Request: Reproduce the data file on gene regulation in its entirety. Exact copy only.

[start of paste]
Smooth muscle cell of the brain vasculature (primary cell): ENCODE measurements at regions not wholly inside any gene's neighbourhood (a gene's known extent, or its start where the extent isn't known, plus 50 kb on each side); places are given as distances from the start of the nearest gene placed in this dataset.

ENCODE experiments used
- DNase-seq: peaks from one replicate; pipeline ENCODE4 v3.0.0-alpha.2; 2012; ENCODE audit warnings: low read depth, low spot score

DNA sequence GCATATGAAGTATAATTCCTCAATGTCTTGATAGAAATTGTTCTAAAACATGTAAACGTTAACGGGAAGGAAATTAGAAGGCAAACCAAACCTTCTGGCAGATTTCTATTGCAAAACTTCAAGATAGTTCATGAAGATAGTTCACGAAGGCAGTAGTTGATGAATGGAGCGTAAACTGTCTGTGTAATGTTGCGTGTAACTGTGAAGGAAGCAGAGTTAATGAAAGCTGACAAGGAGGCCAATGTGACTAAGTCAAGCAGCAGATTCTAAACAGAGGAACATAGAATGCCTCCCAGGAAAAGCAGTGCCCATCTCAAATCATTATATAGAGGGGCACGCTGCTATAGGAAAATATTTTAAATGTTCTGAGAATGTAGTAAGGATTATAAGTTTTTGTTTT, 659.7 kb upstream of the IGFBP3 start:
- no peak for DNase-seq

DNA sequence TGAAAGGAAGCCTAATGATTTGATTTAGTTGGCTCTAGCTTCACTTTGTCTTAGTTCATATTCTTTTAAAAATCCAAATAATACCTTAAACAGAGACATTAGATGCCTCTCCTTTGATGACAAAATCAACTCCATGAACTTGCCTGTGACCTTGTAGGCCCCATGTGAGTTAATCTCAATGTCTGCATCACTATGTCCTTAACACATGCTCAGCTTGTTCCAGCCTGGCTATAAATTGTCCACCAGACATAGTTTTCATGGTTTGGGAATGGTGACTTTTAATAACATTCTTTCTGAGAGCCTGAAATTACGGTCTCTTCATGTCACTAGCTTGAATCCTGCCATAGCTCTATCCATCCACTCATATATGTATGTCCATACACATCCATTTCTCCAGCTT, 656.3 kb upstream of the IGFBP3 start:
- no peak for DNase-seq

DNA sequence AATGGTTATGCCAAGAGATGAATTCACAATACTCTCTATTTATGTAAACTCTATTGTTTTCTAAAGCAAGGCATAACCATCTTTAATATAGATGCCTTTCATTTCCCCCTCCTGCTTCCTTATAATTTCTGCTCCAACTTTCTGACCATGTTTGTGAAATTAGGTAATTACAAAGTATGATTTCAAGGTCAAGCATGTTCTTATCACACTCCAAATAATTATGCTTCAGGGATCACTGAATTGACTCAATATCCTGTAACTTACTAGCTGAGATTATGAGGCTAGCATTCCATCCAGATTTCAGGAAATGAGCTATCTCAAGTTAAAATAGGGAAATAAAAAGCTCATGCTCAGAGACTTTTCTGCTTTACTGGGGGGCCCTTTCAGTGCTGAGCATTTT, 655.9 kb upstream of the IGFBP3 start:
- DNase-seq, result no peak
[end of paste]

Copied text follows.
Smooth muscle cell of the brain vasculature (primary cell): ENCODE measurements at regions not wholly inside any gene's neighbourhood (a gene's known extent, or its start where the extent isn't known, plus 50 kb on each side); places are given as distances from the start of the nearest gene placed in this dataset.

ENCODE experiments used
- DNase-seq: peaks from one replicate; pipeline ENCODE4 v3.0.0-alpha.2; 2012; ENCODE audit warnings: low read depth, low spot score

DNA sequence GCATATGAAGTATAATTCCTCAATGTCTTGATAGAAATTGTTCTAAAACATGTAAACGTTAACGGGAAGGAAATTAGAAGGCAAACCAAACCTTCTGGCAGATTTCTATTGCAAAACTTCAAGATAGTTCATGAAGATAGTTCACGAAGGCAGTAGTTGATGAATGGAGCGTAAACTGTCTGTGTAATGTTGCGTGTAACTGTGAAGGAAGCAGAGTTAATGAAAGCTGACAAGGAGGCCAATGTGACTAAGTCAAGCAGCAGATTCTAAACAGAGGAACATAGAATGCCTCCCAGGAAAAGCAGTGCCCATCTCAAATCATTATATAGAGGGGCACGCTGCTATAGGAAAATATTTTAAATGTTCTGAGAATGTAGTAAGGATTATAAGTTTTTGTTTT, 659.7 kb upstream of the IGFBP3 start:
- no peak for DNase-seq

DNA sequence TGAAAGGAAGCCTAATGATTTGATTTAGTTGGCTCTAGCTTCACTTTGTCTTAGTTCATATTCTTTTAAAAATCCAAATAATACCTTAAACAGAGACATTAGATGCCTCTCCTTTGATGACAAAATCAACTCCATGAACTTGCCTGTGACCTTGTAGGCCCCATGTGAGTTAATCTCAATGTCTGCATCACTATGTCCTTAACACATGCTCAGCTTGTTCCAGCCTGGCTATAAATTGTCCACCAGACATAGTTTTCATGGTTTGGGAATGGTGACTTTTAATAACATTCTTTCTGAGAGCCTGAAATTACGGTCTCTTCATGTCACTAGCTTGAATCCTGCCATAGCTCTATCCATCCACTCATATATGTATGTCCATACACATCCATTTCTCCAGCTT, 656.3 kb upstream of the IGFBP3 start:
- no peak for DNase-seq

DNA sequence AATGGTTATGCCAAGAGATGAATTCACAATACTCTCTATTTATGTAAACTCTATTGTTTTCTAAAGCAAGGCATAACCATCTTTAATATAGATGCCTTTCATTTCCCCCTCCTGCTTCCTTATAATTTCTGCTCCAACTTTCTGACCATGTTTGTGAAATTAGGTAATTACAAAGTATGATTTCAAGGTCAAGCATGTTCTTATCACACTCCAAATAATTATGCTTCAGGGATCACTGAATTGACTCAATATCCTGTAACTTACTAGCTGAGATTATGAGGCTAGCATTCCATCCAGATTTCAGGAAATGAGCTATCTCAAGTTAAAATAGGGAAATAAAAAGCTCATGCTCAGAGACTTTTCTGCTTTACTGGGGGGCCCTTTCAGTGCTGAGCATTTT, 655.9 kb upstream of the IGFBP3 start:
- DNase-seq, result no peak